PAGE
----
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FAQ Data Security

Published: March 27, 2014

Is SOLAR and RangerCard information affected by the malware attack?

No, SOLAR and RangerCard information is not affected. That information is secure.

I received an email from UW-Parkside about a security incident. What happened?

On March 16, 2014, the university determined that a server which hosted student information had been attacked by malware.

Immediately upon discovering the potential issue, the server was shut down, and the UW-Parkside Police and Public Safety Department, and UW System administration were notified.

Working with an international computer forensic investigative firm, it was determined that the malware was most likely written to look for payment systems. No credit card information was on the server. As a precaution, however, the university is notifying all affected students of the possible data exposure.

Who was affected by the unauthorized access?

The server contained 15,000 records of admitted or enrolled students; all affected persons will be contacted via email and regular USPS mail.

Have fall 2014 applicants been affected?

No, because students who have already applied for the fall 2014 semester have not provided a Social Security number.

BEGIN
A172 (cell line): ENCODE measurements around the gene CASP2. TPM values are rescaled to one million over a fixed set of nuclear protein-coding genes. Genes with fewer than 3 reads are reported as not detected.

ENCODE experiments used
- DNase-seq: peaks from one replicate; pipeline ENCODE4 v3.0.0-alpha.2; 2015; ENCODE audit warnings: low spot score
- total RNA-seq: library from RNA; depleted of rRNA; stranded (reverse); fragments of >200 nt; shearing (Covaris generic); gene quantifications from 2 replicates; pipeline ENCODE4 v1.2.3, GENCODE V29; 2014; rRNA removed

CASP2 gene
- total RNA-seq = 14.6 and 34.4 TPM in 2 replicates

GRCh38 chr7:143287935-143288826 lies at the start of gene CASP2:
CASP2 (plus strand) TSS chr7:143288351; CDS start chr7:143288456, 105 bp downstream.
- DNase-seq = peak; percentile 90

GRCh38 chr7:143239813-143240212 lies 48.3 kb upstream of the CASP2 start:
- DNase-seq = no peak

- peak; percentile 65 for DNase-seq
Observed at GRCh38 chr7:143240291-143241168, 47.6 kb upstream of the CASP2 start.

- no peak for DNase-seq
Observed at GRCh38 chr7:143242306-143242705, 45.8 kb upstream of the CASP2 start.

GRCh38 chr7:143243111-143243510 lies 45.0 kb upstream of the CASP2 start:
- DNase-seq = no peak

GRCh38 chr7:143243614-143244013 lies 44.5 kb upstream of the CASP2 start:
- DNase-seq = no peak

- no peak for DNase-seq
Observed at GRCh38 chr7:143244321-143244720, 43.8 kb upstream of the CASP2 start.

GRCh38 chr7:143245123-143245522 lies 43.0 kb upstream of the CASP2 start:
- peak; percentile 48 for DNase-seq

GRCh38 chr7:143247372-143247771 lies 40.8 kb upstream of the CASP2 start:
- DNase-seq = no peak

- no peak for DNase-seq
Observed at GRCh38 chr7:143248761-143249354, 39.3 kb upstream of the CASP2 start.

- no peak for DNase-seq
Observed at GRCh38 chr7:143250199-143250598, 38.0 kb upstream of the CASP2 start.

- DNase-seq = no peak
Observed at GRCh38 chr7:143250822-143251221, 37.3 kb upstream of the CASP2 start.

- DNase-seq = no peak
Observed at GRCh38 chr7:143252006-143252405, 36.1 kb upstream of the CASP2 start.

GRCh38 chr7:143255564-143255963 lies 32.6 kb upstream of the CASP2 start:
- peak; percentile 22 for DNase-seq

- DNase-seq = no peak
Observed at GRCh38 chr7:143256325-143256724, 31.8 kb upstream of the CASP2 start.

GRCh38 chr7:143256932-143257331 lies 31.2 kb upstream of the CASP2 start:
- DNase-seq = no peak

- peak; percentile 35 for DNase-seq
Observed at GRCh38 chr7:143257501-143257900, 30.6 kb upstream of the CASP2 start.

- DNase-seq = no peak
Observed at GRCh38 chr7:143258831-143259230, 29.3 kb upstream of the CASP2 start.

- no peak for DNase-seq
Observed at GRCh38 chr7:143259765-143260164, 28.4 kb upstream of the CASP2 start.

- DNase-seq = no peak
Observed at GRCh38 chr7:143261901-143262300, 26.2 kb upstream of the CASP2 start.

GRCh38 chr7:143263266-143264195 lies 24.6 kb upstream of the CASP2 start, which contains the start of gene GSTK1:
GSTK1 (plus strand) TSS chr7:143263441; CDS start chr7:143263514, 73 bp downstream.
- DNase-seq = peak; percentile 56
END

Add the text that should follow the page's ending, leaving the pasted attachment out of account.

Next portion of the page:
Does that mean someone stole my Social Security number?

Given the purpose of the malware, it is unlikely but not impossible that your Social Security number was accessed.

How did it occur?

The cause of the unauthorized access is currently under investigation by UW-Parkside Campus Technology Services.

How is the university responding?

The university is contacting each of the 15,000 admitted or enrolled students who may have been affected by the unauthorized access.

The university has established a dedicated email address datasecurity@uwp.edu, and FAQ website to help answer any additional questions.

For security reasons, do current students, faculty and staff need to be issued new university IDs?

No, there has been no issue in any of our other data systems that indicate new university IDs should be issued.

What time period does the data cover?

This affects students who were admitted, enrolled or graduated from the university since fall 2010.

Has anyone reported a problem with his or her Social Security number due to this incident?

Thus far, UW-Parkside is not aware of any reports of fraud or misuse related to this incident.

How did UW-Parkside discover the exposure?

It was discovered by Campus Technology Staff during the course of routine maintenance. Immediately upon discovering the discrepancy, the server was shut down.

Is this information still at risk of disclosure to an unauthorized person?

No, the files have been moved to a secure location.

Should I contact the Social Security Administration and change my Social Security number?

The Social Security Administration very rarely changes a person's Social Security number. The possibility that your Social Security number was accessed by malware would probably not be viewed as justification for such a change. For more information, the Social Security Administration web site is available at: http://www.ssa.gov/.

Should I close my financial and credit card accounts?

No. There was no financial information of any kind in the database. You should, as good practice, always review your credit card statements for any unauthorized transactions.